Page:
Leasing Overview from Farm Table

Farm Table - Airlie Trescowthick

Type: Article
Knowledge level: Introductory

Farm Table says:

A summary of our blog articles on farm leasing.

Leasing: Part 1 

Four reasons farmers are leasing rather than buying

This week on the Farm Table we are exploring the topic of leasing farmland.

To begin, we explore five reasons why farmers may choose to lease land, rather than owning land.

Leasing land in Australia has been a proven and popular model for farmers to gain access to increased tracts of land, without having the huge capital outlay. However, leasing of farmland in Australia is an under-utilised form of land tenure when compared with the high rates of leasing in England and Wales; and in the USA (Agrifutures, 2011). In these countries, leasing accounts for between 40 and 60 percent of farmland (Duncan Ashby, 2016).

Why is leasing an attractive model?

  1. Expand your business without the huge upfront capital cost of buying land

Operators may not be in a position to accumulate farmland of their own and/or they can meet their farming goals without having to own the land on which they are operating. Leasing may also free up additional capital to spread your risk portfolio over other off-farm investments.

  1. Enables you to better match your resources to land under operation

Leasing enables a reduction in costs per hectare as fixed costs are spread over a larger productive land area. This includes equipment, machinery and labour costs. Increasing scale enables farmers to therefore achieve greater levels of efficiency in their business, as although overheads may increase, the overall cost of production should decrease.

  1. Enables a form of income for the landowner

For the lessor, a lease can provide a steady parcel of cash for land that is either unused or underutilised (whether that be because of stage of life, personal reasons or change in business focus).

  1. Transition tool for older and younger farmers

Leasing can enable an existing landowner to scale back operations, while giving someone else the opportunity to scale theirs up. This may be part of the succession planning process within a family or involve an unrelated party.

Leasing therefore can be a solution that benefits both the retiring and the entering generation. As noted by Duncan Ashby“Retiring farmers can retain the farmland, remain in their homes, and generate an income. Planning is required for the retiring farmer to determine how this plan will develop and how much income they will require. The release of additional lease land onto the market then creates opportunities for young or new farmers to establish farm businesses or existing farmers to expand.”

Other advantages (and disadvantages) for the landowner and tenant are explored in the table below.

Table 1 Advantages and Disadvantages of Leasing Land (Original source: Hudson Facilitation, GRDC, 2014).

Advantages Risks/Disadvantages
Lessor (landowner)
  1. no climate/production risk
  2. reliable income/cash flow
  3. opportunity for capital gain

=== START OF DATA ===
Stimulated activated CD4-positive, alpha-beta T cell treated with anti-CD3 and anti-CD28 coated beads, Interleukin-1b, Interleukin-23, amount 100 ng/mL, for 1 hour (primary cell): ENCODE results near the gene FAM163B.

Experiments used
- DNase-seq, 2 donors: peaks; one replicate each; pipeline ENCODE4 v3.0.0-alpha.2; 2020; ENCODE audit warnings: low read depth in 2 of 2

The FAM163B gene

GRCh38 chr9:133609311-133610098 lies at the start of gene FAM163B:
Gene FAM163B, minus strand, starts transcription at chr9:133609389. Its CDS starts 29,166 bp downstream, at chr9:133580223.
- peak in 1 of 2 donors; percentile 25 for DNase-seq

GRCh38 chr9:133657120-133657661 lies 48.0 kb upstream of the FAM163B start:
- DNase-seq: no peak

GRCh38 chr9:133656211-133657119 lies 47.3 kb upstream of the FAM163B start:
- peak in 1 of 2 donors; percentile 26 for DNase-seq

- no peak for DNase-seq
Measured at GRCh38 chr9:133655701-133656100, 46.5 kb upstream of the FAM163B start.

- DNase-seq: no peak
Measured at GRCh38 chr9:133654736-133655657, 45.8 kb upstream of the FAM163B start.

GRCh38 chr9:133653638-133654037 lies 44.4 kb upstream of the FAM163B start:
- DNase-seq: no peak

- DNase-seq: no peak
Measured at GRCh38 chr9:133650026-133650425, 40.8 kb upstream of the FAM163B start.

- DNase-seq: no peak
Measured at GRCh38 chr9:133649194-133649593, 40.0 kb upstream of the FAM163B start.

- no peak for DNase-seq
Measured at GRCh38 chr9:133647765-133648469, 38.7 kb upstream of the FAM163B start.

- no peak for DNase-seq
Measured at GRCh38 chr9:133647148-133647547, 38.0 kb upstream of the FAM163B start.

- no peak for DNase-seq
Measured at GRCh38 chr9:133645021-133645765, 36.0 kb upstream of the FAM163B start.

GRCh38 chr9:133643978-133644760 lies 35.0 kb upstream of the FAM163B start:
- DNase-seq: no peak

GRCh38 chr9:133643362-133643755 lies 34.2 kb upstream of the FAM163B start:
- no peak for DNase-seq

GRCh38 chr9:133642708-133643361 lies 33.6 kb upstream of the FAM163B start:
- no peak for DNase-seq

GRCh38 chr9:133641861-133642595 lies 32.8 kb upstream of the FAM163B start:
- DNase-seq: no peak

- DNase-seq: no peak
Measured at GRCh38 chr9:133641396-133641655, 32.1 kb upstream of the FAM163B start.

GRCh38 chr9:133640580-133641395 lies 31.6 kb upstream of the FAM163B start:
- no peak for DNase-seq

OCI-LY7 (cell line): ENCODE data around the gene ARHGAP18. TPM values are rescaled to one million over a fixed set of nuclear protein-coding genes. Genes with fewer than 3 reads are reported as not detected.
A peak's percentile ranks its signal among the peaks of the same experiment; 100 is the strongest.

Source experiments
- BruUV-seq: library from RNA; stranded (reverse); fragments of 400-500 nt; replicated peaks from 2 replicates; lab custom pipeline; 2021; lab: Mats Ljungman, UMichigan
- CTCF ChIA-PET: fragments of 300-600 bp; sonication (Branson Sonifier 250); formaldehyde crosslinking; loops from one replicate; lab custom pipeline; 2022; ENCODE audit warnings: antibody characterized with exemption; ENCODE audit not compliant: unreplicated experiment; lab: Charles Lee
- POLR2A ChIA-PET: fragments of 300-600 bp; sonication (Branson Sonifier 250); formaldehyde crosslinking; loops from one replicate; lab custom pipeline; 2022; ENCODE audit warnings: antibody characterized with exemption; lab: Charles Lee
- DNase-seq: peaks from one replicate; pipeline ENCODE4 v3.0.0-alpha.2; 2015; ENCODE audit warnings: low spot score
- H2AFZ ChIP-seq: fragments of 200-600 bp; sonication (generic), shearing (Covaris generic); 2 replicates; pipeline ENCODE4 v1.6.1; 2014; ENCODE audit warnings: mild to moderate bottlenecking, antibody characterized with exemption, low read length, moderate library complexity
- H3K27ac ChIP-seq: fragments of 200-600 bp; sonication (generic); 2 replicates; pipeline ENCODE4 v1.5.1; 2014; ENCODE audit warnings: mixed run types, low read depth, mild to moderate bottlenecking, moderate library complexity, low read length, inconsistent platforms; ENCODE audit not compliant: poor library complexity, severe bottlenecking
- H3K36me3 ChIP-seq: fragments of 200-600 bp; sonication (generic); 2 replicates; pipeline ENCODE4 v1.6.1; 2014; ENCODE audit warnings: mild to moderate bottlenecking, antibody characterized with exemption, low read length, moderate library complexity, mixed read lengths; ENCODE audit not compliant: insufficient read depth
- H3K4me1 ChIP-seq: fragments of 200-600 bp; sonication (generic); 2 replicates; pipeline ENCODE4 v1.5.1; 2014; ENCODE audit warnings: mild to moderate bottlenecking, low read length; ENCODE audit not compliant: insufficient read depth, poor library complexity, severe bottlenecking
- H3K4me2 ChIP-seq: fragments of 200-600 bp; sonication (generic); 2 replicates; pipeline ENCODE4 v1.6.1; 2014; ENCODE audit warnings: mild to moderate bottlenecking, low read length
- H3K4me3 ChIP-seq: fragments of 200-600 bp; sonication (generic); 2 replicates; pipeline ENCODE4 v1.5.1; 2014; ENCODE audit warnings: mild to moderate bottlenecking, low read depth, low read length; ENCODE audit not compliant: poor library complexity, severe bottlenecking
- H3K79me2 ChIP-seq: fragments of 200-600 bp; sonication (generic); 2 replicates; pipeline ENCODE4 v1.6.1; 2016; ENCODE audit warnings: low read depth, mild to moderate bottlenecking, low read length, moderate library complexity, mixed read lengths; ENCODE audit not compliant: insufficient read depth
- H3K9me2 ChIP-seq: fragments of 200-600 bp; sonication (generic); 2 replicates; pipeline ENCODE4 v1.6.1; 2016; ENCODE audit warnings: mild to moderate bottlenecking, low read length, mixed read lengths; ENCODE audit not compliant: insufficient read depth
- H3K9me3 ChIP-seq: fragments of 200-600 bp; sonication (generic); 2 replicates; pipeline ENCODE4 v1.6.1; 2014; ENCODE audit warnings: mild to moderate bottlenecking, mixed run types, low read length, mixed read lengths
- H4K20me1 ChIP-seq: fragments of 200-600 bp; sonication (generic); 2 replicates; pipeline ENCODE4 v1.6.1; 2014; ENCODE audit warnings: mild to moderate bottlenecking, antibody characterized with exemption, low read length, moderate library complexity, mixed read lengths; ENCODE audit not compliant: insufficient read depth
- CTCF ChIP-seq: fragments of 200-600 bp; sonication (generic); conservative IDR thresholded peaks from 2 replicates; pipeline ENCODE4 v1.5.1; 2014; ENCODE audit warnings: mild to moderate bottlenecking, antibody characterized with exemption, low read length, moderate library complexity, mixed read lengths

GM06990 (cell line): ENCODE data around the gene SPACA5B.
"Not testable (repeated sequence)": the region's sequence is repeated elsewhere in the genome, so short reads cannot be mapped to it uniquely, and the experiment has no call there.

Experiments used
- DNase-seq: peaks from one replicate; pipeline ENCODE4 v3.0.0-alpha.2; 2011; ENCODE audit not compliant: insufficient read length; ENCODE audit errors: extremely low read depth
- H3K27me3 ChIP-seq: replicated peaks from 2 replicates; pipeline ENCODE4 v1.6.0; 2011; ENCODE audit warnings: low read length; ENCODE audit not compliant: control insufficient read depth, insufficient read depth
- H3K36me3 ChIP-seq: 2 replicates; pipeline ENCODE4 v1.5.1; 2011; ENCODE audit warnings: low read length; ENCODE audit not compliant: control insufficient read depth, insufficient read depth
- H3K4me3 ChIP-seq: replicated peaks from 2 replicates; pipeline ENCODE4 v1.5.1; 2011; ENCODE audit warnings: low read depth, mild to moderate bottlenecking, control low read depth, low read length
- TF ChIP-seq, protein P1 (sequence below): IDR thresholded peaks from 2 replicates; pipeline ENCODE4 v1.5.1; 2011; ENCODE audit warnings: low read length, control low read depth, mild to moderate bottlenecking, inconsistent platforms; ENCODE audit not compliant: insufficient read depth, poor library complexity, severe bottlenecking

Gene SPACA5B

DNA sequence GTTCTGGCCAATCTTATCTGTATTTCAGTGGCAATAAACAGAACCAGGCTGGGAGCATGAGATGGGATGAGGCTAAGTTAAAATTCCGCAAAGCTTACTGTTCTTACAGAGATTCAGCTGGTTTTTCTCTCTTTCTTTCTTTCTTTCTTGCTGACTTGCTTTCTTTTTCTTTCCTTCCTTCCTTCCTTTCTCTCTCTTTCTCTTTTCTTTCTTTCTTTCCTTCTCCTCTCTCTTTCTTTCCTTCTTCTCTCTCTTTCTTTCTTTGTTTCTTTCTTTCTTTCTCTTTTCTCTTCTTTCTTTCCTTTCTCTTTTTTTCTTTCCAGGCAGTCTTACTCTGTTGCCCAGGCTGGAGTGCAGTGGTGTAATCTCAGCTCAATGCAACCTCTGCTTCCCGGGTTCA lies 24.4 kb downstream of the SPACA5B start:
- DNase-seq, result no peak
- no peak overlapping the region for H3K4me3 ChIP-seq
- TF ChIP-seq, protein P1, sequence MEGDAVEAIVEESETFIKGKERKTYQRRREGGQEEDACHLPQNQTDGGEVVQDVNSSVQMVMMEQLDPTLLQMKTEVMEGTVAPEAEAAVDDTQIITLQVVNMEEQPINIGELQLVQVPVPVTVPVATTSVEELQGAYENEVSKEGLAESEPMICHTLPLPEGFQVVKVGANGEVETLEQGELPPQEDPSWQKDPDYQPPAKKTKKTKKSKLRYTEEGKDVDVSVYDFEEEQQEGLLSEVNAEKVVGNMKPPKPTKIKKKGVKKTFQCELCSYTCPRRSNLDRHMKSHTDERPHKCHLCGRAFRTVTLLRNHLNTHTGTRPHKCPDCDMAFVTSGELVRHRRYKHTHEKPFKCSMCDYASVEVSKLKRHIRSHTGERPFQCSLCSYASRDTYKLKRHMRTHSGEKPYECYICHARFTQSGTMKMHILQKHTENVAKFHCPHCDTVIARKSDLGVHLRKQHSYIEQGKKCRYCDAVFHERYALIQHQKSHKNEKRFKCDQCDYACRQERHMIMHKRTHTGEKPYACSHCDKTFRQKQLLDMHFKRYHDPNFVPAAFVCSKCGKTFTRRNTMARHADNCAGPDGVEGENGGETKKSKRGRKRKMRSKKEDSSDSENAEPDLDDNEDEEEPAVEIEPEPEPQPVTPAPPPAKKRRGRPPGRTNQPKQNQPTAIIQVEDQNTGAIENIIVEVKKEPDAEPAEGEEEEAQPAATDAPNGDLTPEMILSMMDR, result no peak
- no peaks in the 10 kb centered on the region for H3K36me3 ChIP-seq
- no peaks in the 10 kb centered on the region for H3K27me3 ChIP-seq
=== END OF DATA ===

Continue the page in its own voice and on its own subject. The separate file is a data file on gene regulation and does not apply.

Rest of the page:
4. no working capital required
  5. little/no labour input required
  6. no market risk
  7. may continue living on the farm
  8. opportunity to do other things
  1. maintenance risk (soil health, weeds, infrastructure)
  2. little/no say in decision making
  3. reliant on financial viability of lessee
  4. dispute with lessee
  5. may be more difficult to sell land


Lessee (tenant)
  1. viable means for business expansion without debt/land purchase
  2. economies of scale in operations
  3. reduced cost of production
  4. justifies purchase of more efficient equipment
  5. increased profitability
  6. more attractive to contractors
  1. no exposure to capital gain
  2. uncertainty of continuing access to land
  3. machinery may not be adequate to cover increased area
  4. may not gain long term benefits of investment in land productivity  (e.g. weed control, soil amelioration such as liming)
  5. exposed to full production & market risk
  6. dispute with owner

Part 2: Leasing

How much do I pay for lease country? Help me!

This week on the Farm Table we are exploring the topic of leasing farmland.

In our last post we explored four advantages of leasing farmland and today we delve deeper to explore the most common types of lease contracts and approaches to calculating a lease.

Types of leases

Some of the most common types of lease are fixed cash, flexible cash or share lease:

  1. fixed cash: the tenant pays a fixed amount of rent/hectare on a monthly, bi-annually or yearly basis
  2. flexible cash lease: this is a variation to the above and involves the final rental payment being tied to the actual yield and/or selling price of the commodity. This ties in the expense for the tenant to profitability and the landowner shares in the risk/return
  3. crop or livestock share lease: the landowner may supply some of the production inputs (e.g. Cropping: seed, labour, chemical, fertiliser or Livestock: equipment, feed costs) and then may receive a portion of the final crop or livestock income/weight gain

In determining what lease structure is right for you, these are some questions to consider from the landholder perspective (Minnesota Department of Agriculture):

  • How involved do I want to be in management decisions?
  • Am I willing to market crops or livestock myself?
  • Am I willing to contribute labor?